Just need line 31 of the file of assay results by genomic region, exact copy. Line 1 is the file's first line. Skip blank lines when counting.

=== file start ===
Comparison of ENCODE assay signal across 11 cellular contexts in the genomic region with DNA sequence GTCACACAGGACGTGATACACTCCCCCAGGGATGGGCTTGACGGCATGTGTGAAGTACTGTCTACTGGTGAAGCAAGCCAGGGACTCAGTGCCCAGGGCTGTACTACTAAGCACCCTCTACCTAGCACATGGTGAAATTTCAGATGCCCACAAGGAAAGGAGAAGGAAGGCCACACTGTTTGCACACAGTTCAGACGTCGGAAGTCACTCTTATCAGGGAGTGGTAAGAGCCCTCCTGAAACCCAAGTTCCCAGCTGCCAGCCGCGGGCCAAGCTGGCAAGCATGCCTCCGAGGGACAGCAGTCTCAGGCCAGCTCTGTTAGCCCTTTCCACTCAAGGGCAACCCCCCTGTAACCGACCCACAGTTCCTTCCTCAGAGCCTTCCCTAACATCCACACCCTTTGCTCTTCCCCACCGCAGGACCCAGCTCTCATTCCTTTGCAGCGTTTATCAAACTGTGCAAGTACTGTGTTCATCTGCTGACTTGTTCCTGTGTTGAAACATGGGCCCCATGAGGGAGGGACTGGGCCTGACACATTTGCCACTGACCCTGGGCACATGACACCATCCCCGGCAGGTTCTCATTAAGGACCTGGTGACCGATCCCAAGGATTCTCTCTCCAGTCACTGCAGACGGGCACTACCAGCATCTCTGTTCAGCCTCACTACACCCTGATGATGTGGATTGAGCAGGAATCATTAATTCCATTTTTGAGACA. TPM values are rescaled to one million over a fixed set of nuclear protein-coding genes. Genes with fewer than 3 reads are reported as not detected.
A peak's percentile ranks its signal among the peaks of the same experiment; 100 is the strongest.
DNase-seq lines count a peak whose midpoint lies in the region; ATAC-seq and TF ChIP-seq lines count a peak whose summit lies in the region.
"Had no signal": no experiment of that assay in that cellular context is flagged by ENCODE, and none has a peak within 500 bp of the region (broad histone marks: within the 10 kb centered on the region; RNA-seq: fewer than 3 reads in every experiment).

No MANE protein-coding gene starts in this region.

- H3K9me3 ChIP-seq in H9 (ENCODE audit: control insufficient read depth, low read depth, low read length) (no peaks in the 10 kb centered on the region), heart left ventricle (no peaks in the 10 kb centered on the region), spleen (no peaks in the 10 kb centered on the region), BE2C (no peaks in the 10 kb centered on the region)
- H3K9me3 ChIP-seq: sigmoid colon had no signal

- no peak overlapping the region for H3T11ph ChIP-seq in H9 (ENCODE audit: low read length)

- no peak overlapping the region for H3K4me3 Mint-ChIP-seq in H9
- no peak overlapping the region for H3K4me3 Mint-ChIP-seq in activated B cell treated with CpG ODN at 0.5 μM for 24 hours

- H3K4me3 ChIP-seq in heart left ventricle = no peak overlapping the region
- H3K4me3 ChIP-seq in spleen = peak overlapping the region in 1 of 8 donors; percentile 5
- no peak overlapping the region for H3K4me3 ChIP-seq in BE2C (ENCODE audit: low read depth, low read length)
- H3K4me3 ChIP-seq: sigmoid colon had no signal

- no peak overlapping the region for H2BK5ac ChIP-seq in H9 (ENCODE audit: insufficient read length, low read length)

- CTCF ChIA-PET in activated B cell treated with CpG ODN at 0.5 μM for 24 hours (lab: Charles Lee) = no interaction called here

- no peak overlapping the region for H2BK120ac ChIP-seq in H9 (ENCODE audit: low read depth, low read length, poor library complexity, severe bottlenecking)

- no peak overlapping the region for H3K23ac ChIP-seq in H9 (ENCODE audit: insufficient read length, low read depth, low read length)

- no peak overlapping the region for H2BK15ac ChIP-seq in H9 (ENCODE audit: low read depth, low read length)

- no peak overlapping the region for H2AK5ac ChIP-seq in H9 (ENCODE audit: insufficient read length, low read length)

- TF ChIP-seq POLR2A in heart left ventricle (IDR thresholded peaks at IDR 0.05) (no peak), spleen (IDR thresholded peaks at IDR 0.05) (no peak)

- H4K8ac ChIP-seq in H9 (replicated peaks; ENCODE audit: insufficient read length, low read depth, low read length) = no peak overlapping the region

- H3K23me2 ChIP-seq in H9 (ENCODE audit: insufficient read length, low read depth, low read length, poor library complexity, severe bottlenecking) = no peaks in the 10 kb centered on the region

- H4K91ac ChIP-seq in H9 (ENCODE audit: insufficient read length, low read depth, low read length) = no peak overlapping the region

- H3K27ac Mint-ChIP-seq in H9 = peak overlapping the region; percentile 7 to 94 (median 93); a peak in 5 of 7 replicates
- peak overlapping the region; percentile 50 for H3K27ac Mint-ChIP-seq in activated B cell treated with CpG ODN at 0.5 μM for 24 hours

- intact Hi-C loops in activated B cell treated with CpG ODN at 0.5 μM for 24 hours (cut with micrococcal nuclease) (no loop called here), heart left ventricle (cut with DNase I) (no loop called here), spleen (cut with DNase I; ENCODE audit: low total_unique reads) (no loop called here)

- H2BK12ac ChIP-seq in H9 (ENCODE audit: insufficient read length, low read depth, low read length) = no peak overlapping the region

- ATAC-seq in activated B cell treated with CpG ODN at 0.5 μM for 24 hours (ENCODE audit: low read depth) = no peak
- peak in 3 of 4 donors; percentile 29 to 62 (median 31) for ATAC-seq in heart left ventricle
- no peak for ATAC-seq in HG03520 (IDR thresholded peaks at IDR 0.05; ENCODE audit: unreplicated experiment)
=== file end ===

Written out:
- no peak for ATAC-seq in HG03520 (IDR thresholded peaks at IDR 0.05; ENCODE audit: unreplicated experiment)